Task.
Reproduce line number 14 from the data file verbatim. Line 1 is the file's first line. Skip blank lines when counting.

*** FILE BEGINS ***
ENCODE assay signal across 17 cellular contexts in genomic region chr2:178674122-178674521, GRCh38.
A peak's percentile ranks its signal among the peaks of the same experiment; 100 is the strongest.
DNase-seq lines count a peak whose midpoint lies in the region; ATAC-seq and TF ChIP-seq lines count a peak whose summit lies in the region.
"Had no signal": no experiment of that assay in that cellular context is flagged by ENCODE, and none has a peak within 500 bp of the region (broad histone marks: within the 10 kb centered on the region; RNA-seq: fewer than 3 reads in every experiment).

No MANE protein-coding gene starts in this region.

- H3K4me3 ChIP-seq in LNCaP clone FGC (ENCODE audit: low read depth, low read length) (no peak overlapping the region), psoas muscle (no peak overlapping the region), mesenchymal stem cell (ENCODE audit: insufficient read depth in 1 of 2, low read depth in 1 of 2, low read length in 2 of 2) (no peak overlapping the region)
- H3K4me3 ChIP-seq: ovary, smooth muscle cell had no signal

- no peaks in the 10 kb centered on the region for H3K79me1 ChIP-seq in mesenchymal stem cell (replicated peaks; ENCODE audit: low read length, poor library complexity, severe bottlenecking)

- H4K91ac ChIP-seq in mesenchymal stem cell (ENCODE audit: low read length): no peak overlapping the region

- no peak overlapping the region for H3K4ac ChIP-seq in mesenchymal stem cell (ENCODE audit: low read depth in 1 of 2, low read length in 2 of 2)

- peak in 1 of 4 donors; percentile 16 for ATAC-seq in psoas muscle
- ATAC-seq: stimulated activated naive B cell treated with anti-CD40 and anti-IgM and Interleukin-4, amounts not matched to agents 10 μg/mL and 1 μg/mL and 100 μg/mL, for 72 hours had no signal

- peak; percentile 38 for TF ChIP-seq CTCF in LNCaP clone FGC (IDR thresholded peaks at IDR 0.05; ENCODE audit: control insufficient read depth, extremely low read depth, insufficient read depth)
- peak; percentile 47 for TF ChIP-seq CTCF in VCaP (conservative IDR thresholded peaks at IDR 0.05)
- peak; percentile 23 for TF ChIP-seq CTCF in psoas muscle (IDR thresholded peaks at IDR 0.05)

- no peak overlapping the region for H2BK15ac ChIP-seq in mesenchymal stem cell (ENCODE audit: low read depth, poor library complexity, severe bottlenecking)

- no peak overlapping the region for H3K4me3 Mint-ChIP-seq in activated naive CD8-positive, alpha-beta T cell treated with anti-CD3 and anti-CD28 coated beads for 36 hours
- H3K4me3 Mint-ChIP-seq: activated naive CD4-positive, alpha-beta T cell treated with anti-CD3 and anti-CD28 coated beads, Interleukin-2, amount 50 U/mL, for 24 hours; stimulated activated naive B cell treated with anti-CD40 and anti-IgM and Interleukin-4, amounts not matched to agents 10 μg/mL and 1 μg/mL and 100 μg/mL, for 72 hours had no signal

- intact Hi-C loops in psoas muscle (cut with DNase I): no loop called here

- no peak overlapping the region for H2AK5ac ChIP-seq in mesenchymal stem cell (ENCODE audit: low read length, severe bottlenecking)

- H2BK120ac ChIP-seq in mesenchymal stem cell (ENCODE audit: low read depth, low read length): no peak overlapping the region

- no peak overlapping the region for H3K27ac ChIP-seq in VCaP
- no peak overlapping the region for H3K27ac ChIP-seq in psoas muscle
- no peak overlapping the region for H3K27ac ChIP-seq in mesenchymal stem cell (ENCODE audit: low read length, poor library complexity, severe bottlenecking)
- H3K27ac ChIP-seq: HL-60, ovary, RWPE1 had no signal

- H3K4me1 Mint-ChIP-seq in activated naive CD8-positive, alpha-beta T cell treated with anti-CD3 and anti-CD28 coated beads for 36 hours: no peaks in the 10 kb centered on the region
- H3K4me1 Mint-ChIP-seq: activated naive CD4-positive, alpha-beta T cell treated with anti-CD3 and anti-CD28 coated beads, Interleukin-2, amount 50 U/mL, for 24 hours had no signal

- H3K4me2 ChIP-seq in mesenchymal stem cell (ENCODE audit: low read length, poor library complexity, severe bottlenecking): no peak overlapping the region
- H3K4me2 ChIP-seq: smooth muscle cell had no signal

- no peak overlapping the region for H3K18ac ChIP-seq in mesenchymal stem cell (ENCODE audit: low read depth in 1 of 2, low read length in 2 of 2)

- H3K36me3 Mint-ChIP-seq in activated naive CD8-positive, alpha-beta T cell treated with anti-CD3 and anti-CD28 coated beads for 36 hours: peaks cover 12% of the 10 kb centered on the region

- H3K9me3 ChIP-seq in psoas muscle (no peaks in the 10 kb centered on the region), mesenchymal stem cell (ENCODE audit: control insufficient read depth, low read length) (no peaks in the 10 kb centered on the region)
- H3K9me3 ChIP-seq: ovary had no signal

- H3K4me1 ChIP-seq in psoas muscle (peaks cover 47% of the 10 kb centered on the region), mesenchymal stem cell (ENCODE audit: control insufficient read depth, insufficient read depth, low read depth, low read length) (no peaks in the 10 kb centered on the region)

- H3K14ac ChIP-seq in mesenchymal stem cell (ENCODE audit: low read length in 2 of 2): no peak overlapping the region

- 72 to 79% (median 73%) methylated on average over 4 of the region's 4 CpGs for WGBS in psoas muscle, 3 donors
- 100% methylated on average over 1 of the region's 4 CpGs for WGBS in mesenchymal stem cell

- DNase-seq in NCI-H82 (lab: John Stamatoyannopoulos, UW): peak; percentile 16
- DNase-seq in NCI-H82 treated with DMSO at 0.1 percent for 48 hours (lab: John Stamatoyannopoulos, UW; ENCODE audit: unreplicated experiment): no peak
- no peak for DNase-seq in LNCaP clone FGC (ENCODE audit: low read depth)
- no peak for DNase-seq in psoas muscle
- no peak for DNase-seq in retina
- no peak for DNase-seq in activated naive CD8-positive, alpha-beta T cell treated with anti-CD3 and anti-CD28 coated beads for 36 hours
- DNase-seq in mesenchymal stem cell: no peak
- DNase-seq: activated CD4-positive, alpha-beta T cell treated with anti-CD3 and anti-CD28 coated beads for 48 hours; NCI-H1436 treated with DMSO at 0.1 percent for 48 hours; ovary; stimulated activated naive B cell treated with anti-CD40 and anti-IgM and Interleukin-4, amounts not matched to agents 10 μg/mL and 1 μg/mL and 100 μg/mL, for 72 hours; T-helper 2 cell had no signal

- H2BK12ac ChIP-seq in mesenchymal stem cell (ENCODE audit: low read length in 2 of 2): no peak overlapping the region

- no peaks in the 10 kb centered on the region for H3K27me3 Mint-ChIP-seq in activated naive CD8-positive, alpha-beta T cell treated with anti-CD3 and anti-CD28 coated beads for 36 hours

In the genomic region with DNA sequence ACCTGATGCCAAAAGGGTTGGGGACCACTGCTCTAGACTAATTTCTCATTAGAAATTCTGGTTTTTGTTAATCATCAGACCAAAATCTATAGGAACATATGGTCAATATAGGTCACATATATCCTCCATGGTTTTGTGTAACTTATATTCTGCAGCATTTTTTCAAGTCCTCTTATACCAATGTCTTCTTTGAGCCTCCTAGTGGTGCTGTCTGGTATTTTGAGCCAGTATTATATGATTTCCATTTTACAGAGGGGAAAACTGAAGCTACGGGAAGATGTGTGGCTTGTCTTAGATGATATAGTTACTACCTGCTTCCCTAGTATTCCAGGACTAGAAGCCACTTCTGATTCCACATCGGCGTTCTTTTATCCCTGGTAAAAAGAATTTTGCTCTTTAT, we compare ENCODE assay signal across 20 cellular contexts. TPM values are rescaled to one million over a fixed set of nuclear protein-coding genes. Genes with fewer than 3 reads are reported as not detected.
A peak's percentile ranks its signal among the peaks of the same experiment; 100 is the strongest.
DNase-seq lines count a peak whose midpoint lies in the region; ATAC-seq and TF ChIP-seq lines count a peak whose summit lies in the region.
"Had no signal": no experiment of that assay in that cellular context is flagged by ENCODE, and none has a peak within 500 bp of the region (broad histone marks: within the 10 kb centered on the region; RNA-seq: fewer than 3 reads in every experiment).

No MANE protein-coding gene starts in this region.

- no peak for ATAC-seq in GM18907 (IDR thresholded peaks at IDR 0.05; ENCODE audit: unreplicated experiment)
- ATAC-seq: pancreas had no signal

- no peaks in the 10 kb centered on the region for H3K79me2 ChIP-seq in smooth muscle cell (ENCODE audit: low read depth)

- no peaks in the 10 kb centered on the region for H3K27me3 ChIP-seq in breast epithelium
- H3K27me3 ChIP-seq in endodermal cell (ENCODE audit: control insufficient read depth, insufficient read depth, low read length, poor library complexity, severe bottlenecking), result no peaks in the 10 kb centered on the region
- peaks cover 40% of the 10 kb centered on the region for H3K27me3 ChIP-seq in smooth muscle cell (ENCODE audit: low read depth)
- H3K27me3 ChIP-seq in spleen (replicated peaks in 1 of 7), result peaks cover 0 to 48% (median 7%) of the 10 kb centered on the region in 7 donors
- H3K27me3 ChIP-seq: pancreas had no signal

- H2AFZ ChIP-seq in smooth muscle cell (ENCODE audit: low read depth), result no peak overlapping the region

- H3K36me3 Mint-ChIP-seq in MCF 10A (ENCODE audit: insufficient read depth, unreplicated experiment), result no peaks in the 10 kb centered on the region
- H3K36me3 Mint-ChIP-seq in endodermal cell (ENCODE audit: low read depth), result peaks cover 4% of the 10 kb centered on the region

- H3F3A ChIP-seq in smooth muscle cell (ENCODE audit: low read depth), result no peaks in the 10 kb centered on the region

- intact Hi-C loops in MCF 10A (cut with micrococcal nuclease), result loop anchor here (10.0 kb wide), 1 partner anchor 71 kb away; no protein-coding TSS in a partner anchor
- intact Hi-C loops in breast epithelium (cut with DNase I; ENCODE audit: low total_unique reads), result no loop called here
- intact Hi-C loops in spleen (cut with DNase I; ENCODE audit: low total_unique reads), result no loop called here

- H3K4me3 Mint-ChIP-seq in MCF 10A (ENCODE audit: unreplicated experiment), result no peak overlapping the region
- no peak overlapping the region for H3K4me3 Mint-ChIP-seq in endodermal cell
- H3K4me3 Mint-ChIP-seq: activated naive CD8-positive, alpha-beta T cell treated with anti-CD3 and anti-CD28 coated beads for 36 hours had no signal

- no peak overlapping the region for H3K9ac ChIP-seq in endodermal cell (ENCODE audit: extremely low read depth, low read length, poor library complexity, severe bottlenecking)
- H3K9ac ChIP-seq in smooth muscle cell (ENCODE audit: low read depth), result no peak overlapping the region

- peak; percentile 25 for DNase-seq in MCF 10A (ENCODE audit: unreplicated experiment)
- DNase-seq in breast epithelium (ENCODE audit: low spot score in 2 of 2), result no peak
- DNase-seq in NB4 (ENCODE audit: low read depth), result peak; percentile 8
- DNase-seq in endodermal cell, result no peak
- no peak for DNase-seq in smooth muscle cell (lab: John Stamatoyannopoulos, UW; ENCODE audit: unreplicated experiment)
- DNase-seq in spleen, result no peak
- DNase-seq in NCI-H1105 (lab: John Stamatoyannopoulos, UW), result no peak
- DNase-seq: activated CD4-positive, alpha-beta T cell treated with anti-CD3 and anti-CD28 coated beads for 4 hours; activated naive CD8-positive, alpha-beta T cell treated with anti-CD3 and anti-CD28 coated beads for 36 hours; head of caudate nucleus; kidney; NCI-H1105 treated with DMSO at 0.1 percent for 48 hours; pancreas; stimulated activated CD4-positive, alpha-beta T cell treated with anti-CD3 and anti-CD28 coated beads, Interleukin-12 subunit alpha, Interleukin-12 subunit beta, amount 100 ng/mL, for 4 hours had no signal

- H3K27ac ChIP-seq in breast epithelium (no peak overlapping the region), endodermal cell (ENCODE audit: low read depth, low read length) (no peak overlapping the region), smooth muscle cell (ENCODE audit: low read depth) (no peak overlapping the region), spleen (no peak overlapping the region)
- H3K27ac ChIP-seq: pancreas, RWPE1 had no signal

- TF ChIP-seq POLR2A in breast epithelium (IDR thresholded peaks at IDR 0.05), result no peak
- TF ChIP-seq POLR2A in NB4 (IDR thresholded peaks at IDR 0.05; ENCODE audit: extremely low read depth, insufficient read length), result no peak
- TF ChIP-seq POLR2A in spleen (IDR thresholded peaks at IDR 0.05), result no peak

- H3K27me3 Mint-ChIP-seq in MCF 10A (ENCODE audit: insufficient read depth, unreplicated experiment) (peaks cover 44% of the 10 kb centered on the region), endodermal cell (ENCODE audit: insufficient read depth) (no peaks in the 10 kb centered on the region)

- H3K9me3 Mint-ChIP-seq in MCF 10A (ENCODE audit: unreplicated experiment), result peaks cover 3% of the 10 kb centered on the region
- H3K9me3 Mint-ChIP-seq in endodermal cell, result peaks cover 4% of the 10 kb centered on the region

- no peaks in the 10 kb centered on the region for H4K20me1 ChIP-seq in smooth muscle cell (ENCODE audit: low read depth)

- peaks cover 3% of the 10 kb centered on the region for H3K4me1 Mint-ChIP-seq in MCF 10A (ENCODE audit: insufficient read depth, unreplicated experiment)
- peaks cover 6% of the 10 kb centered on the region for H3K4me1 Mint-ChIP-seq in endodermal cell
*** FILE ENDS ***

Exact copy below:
- peak; percentile 47 for TF ChIP-seq CTCF in VCaP (conservative IDR thresholded peaks at IDR 0.05)